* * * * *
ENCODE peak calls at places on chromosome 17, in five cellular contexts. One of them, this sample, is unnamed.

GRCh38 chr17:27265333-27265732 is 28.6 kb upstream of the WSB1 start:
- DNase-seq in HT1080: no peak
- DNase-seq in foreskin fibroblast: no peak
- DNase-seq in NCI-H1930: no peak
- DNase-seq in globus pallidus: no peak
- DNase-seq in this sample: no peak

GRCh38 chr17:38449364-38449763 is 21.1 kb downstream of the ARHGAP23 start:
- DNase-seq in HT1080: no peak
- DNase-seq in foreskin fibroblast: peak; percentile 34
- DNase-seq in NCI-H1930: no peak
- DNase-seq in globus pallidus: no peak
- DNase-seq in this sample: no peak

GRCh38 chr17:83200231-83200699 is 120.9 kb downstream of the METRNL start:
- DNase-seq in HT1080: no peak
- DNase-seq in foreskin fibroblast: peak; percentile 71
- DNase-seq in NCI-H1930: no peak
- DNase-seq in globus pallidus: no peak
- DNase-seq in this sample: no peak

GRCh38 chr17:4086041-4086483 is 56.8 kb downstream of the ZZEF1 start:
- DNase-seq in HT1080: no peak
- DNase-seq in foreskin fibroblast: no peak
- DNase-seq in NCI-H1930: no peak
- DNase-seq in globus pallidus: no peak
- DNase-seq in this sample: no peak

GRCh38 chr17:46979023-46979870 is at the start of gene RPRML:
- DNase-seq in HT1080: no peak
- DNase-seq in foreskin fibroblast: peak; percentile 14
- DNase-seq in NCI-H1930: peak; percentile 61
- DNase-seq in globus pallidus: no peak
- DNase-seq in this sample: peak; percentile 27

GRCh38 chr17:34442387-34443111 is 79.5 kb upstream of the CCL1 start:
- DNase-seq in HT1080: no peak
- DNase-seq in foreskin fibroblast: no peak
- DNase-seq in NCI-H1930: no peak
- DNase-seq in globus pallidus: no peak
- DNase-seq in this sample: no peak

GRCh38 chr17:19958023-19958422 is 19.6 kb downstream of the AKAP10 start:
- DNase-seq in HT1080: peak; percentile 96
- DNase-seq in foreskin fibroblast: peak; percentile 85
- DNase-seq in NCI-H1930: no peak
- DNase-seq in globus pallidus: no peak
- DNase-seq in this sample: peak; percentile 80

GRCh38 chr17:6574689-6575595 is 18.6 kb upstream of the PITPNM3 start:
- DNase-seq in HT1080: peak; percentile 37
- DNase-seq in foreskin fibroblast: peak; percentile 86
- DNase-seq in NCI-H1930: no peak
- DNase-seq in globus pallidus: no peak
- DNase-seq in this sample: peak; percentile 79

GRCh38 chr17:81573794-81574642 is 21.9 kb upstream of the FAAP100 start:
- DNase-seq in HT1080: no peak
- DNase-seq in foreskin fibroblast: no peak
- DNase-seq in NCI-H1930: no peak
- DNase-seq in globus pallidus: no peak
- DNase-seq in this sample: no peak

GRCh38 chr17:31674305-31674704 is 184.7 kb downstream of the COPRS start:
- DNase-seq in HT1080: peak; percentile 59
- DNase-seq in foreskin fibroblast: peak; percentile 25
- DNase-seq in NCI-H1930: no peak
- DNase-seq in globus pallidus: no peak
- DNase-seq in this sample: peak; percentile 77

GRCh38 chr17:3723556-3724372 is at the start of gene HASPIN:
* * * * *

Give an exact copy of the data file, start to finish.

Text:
ENCODE peak calls at places on chromosome 17, in five cellular contexts. One of them, this sample, is unnamed.

GRCh38 chr17:27265333-27265732 is 28.6 kb upstream of the WSB1 start:
- DNase-seq in HT1080: no peak
- DNase-seq in foreskin fibroblast: no peak
- DNase-seq in NCI-H1930: no peak
- DNase-seq in globus pallidus: no peak
- DNase-seq in this sample: no peak

GRCh38 chr17:38449364-38449763 is 21.1 kb downstream of the ARHGAP23 start:
- DNase-seq in HT1080: no peak
- DNase-seq in foreskin fibroblast: peak; percentile 34
- DNase-seq in NCI-H1930: no peak
- DNase-seq in globus pallidus: no peak
- DNase-seq in this sample: no peak

GRCh38 chr17:83200231-83200699 is 120.9 kb downstream of the METRNL start:
- DNase-seq in HT1080: no peak
- DNase-seq in foreskin fibroblast: peak; percentile 71
- DNase-seq in NCI-H1930: no peak
- DNase-seq in globus pallidus: no peak
- DNase-seq in this sample: no peak

GRCh38 chr17:4086041-4086483 is 56.8 kb downstream of the ZZEF1 start:
- DNase-seq in HT1080: no peak
- DNase-seq in foreskin fibroblast: no peak
- DNase-seq in NCI-H1930: no peak
- DNase-seq in globus pallidus: no peak
- DNase-seq in this sample: no peak

GRCh38 chr17:46979023-46979870 is at the start of gene RPRML:
- DNase-seq in HT1080: no peak
- DNase-seq in foreskin fibroblast: peak; percentile 14
- DNase-seq in NCI-H1930: peak; percentile 61
- DNase-seq in globus pallidus: no peak
- DNase-seq in this sample: peak; percentile 27

GRCh38 chr17:34442387-34443111 is 79.5 kb upstream of the CCL1 start:
- DNase-seq in HT1080: no peak
- DNase-seq in foreskin fibroblast: no peak
- DNase-seq in NCI-H1930: no peak
- DNase-seq in globus pallidus: no peak
- DNase-seq in this sample: no peak

GRCh38 chr17:19958023-19958422 is 19.6 kb downstream of the AKAP10 start:
- DNase-seq in HT1080: peak; percentile 96
- DNase-seq in foreskin fibroblast: peak; percentile 85
- DNase-seq in NCI-H1930: no peak
- DNase-seq in globus pallidus: no peak
- DNase-seq in this sample: peak; percentile 80

GRCh38 chr17:6574689-6575595 is 18.6 kb upstream of the PITPNM3 start:
- DNase-seq in HT1080: peak; percentile 37
- DNase-seq in foreskin fibroblast: peak; percentile 86
- DNase-seq in NCI-H1930: no peak
- DNase-seq in globus pallidus: no peak
- DNase-seq in this sample: peak; percentile 79

GRCh38 chr17:81573794-81574642 is 21.9 kb upstream of the FAAP100 start:
- DNase-seq in HT1080: no peak
- DNase-seq in foreskin fibroblast: no peak
- DNase-seq in NCI-H1930: no peak
- DNase-seq in globus pallidus: no peak
- DNase-seq in this sample: no peak

GRCh38 chr17:31674305-31674704 is 184.7 kb downstream of the COPRS start:
- DNase-seq in HT1080: peak; percentile 59
- DNase-seq in foreskin fibroblast: peak; percentile 25
- DNase-seq in NCI-H1930: no peak
- DNase-seq in globus pallidus: no peak
- DNase-seq in this sample: peak; percentile 77

GRCh38 chr17:3723556-3724372 is at the start of gene HASPIN: